In another effort to analyze the lab results to see if anything there would clarify the matter, I went back to the report and scoured the results for a clue. On doing so, I did notice that one result on the very last page was a little shy of the normal range: the test showed a result of 26, and the normal range was between 30 and 100, so that was low. Could that have been it? I continued to let my mind wander back to this over the rest of the weekend.

And, later, in the wee hours of Sunday night/Monday morning, at my usual 3-AM-wake-up to pee, the fog began to clear. I went to my desk and looked at the report again. Somehow at that hour my mind always seems to become more acute, astute and adroit. I looked at the single lab result that was off. It was for “D 25 OH D3.”

Looking again at the doctor’s hand-written note next to this I understood it with sudden total clarity. Feeling as adept as Alan Turing at deciphering code, I was now able to read all the gibberish the doc had written everywhere on the report and make sense of everything. What I saw as J’s were I’s, the O’s were D’s and vice-versa; and the W’s could be either M’s or N’s — or W’s — take your pick or infer which from the context…


So then, “LDW UJTAWJW O” was really “LOW VITAMIN D” and the doc had prescribed VItamin D tablets. I laughed out loud at my assumption about what I thought had been prescribed, and my chuckling kept me awake for a long time.

As the final irony, on Monday right after I picked up my vitamin D, I got a text from the doctor alerting me to the fact that he had prescribed it.

Ultimately, afterward, a small disappointment descended on me. Vitamin D was no Viagra. Not even close.

I couldn’t help but feel a little let down [sic], because, after all, as my forebears used to say, “Hail, Priapus!

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March Sanity

There are buds all over the little tree in the back yard now. They’re small, to be sure, but in the low angle of the bright morning sun they’re very visible. This is the tree that only a few weeks ago gave up the last of its small yellow berries to the foraging birds who appeared more and more frantic for sustenance as the sun lowered daily in the sky and the days cooled.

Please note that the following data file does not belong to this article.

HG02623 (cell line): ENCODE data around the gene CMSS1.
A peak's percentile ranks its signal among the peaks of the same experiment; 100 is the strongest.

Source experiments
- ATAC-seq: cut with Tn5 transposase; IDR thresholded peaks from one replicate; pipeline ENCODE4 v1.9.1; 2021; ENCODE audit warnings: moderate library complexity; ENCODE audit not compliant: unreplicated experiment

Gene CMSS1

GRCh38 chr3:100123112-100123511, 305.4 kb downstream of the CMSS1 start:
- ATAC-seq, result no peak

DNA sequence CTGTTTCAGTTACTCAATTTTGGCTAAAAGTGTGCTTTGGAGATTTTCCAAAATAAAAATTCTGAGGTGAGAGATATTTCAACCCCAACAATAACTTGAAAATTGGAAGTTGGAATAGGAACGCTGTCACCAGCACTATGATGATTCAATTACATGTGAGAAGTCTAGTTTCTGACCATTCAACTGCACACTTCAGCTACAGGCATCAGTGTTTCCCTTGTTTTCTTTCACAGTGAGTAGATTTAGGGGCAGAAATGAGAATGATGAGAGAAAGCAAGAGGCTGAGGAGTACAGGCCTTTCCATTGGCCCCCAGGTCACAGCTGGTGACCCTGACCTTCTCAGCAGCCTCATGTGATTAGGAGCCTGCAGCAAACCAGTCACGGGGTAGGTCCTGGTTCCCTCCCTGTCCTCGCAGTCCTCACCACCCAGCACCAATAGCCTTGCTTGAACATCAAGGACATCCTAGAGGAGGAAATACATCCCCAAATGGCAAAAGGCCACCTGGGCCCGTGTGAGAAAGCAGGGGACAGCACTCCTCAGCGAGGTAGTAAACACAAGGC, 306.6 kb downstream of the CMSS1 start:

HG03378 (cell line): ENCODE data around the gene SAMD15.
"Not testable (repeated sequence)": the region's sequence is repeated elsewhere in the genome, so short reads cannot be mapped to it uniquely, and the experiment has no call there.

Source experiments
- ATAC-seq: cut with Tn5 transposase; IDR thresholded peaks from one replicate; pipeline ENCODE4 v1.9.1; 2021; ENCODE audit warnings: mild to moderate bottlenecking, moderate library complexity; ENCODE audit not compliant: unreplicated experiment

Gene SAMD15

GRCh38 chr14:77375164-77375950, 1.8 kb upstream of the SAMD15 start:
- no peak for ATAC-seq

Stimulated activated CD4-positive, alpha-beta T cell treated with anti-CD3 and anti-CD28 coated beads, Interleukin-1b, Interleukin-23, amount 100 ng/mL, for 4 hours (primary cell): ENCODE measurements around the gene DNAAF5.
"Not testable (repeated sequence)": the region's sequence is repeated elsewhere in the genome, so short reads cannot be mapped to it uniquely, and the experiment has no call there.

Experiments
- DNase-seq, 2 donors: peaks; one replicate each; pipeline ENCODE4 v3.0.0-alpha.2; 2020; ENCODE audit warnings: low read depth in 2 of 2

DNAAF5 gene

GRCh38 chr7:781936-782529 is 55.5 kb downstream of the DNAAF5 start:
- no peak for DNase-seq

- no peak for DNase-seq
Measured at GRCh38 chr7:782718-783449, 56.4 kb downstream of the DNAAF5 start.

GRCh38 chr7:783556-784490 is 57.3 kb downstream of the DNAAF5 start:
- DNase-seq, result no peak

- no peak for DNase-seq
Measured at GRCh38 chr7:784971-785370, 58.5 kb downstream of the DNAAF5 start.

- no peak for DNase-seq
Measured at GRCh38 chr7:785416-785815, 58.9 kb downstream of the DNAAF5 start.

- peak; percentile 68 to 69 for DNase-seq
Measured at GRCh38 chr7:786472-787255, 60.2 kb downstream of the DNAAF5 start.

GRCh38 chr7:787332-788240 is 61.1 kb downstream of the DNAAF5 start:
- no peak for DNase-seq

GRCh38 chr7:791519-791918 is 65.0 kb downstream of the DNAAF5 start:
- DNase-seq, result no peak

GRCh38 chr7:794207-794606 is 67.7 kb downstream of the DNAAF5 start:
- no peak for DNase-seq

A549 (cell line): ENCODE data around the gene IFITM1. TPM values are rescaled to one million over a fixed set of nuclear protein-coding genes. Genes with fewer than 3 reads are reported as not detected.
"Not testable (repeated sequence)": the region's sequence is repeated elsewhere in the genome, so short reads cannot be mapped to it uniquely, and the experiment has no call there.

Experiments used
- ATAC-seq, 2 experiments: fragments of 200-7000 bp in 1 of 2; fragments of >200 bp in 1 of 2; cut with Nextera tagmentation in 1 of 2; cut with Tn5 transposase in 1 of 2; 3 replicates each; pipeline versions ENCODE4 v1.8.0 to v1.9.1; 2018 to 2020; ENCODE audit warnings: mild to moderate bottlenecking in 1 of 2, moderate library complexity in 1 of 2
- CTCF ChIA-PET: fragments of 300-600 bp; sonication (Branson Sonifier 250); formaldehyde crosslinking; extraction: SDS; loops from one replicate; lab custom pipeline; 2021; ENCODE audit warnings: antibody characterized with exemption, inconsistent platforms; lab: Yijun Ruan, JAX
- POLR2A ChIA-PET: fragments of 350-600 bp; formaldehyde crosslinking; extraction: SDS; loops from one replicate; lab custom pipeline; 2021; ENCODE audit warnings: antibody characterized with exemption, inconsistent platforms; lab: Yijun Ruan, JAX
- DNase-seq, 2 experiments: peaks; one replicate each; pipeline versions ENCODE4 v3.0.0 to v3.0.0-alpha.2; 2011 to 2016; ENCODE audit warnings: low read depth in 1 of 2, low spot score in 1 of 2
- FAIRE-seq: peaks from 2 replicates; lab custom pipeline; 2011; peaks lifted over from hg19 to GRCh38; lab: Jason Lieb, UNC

The other day I spied what looked like two adolescent mockingbirds in that same tree. Those would be a treat to have around this summer. A year ago about this time there was a pair of doves nesting on a window ledge across from me. There hasn’t been a sighting of them yet this year, but I do hear them calling in the dark early hours. After the madness of February’s stormy season they are relief-sighing sights, the buds and the new generation of birds.

I wanted to get into the park the other day to look for green sprouty things popping up but as often happens in the winter months, over by the Hudson River it’s 10-15 degrees colder and it feels even more so due to the persistent gales that roar off the river. My stay — not really worthy of that term, as it turned into a sprint over and back — lasted mere minutes.

It’s calmer today and along with the bright sunshine it’ll be a good day to hunt for hints of crocuses and daffodils and such. Might even see a Magnolia bud on that tree in front of the Shinasi Mansion. They always look so hardy with their fuzzy warm-looking coats.


Keep marching in, Spring. You’re really welcome here.

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Ode to February

Ode to February
(with apologies to all late Aquarians and Early Pisceans)

O, February,
you quiet, little middle-time,
you period of nothing,
you rest-stop,

You gray, dark, quiet,
slumbersome days of waiting.
Waiting, stoic.

Waiting to get past you,
waiting to get by you,
waiting to get over you,
you hump in the middle of the roof,
you last rise before the gentle, welcome
downhill swing into spring and summer.

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Newtown. Unnatural Disaster.

I woke up this morning feeling energetic. More than usual. Nice. Wrangled into my sweats — it’s Saturday! — splashed water on my face, vigorously towel-rubbed it dry. Poured a large glass of filtered H₂O and brewed an Americano.

Gave the kat his treats and brekky… Threw his stuffed mouse across the floor so he could get on with his daily chore of chasing it. Nice morning.

Sat at the MacBook and signed in.



I was feeling energetic because I slept deeply and I slept deeply because I was oh, so weary by the end of yesterday. A day off by one: Friday the 14th instead of what it really turned out to be for all of us. And every one of us got shot yesterday.

As of now: no explanation;  as of never: no justification. Guns didn’t kill those children. Guns didn’t kill that boy’s mother. (A boy. A child. Killing children. I used to think “children having children” was wrong. Do I need to say that “children killing children”…) A boy killed them.

Where and how and why does a child get so lost so early on, so badly overlooked or ignored or forgotten that he explodes in so much passion in such a way?

I’m asking questions that fall into that “no explanation” space.

And now all that energy I was exulting over is pouring back into my heart, which is huddled, crouched; shuttered and shuddering; weeping.